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Old 11-21-2010, 07:42 AM   #1
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Living alone

Hi, I am 65 years old, diagnosed several years ago with myotonic dystrophy 2and at this point my symptoms are not life altering. I am still working as a hygienist, getting tired, though and ready to retire. I have difficulty with stairs but live on the lower floor of a condo, no steps. My real concern, though, is that I live alone. Although my symptoms don't seem to progressing fast I am frightened. I have daughter who lives several miles away and another about 45 minutes from me. I don't want to be dependent on them. My CPK is around 600-700 and I wonder if that indicates how fast the disease is progressing. Any imput?

Marlene

 
Old 11-22-2010, 12:51 PM   #2
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Re: Living alone

Hey Marlene,

Blood CK, also know as Creatine Kinase or CPK, also know as Creatine phosphokinase, is an enzyme that is found within muscle cells. When a muscle cell is ruptured or dies the CPK leaks into the system where it's carried away by the bloodstream. Normally the CPK level in a healthy person is 80-120. If a weightlifter has a hard workout and wakes up sore the next morning his level might read very elevated...500-1000 because he has damaged some of his muscle cells. In HIS situation however, the cells will be replaced with new cells plus a few extras for good measure. In our situation, MD patients won't replace the damaged cells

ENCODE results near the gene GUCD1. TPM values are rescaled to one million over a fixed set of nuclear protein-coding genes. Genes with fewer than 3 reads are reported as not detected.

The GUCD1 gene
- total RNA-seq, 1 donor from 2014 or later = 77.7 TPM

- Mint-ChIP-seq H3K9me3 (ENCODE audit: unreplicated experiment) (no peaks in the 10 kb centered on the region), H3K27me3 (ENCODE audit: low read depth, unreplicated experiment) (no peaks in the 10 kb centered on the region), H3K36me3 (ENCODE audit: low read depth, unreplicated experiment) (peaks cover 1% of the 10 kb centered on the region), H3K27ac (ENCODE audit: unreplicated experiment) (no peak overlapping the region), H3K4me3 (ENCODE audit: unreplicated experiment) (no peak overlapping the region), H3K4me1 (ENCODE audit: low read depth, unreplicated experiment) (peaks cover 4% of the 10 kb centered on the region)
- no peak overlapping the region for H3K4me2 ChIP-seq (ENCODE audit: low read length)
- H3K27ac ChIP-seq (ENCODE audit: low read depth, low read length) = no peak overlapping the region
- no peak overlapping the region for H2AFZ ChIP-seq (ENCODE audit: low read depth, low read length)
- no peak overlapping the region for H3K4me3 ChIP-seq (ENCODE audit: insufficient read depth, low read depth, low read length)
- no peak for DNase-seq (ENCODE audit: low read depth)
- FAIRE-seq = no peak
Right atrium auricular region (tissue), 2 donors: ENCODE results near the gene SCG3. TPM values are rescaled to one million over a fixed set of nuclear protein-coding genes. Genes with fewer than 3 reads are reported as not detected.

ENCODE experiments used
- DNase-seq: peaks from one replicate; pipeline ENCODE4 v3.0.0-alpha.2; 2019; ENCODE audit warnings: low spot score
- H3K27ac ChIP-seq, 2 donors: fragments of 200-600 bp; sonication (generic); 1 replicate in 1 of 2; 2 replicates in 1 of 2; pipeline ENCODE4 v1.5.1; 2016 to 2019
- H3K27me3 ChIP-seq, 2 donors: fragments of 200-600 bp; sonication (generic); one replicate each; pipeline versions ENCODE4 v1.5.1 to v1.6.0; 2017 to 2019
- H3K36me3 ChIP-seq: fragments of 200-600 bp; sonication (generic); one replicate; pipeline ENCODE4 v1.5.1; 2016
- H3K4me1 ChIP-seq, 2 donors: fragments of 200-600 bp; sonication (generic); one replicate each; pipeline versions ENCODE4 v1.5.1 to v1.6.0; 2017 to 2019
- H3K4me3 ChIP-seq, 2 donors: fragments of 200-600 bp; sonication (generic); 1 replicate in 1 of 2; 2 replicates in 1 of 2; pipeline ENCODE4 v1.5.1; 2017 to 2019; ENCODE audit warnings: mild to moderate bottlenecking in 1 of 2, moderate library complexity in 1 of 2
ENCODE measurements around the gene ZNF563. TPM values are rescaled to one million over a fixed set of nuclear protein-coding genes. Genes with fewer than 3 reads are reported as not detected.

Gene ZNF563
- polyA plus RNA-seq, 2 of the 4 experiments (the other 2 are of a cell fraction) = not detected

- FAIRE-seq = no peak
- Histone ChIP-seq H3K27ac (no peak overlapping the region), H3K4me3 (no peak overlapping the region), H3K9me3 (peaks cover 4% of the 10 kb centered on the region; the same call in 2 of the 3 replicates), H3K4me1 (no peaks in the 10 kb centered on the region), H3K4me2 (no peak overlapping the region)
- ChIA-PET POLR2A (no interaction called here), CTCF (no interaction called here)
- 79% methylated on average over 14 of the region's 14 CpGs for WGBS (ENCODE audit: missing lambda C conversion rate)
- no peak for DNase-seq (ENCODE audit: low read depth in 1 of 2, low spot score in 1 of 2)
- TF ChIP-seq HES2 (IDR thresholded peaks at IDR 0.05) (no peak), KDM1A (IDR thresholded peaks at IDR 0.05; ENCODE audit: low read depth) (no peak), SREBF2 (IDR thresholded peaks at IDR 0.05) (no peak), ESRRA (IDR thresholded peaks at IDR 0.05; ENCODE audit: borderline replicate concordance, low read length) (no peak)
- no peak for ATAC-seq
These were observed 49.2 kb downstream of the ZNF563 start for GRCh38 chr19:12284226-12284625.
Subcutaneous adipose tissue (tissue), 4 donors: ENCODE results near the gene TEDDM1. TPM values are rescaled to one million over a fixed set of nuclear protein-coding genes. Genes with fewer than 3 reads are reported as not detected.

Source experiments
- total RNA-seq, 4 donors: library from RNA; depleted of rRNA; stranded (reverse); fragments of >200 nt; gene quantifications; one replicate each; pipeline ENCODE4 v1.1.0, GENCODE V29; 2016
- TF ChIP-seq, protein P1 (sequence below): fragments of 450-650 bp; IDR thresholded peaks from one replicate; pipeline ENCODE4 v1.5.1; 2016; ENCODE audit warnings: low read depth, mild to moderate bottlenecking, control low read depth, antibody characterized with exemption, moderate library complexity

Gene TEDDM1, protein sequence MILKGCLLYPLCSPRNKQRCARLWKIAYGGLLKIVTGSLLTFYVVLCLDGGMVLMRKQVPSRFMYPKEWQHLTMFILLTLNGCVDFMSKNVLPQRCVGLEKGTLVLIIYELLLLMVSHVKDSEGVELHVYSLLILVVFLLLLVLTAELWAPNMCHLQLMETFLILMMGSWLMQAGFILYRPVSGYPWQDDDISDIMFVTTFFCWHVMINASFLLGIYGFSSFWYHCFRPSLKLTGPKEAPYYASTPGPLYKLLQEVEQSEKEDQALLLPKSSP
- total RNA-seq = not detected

I have LGMD. My CPK was always 500-550 when first diagnosed. Now it's around 350. I contribute this reduced level to the fact that I no longer have nearly as much muscle mass.......millions of fewer cells to damage.

Some Muscular Dystrophies have extremely high CPK levels. Duchenne's for instance can have CPK readings of 50,000 - 100,000 because the nature of that illness is that the cells are falling apart by the millions.

Your level is not too high which generally means a less aggressive and slower progression disease. I know this was a very technical answer but I hope it helps.

I am impressed that you live alone. I couldn't possibly in my colonial home. I am lucky that I have a helpful and patient wife and daughters.

Take care,

Mark

 
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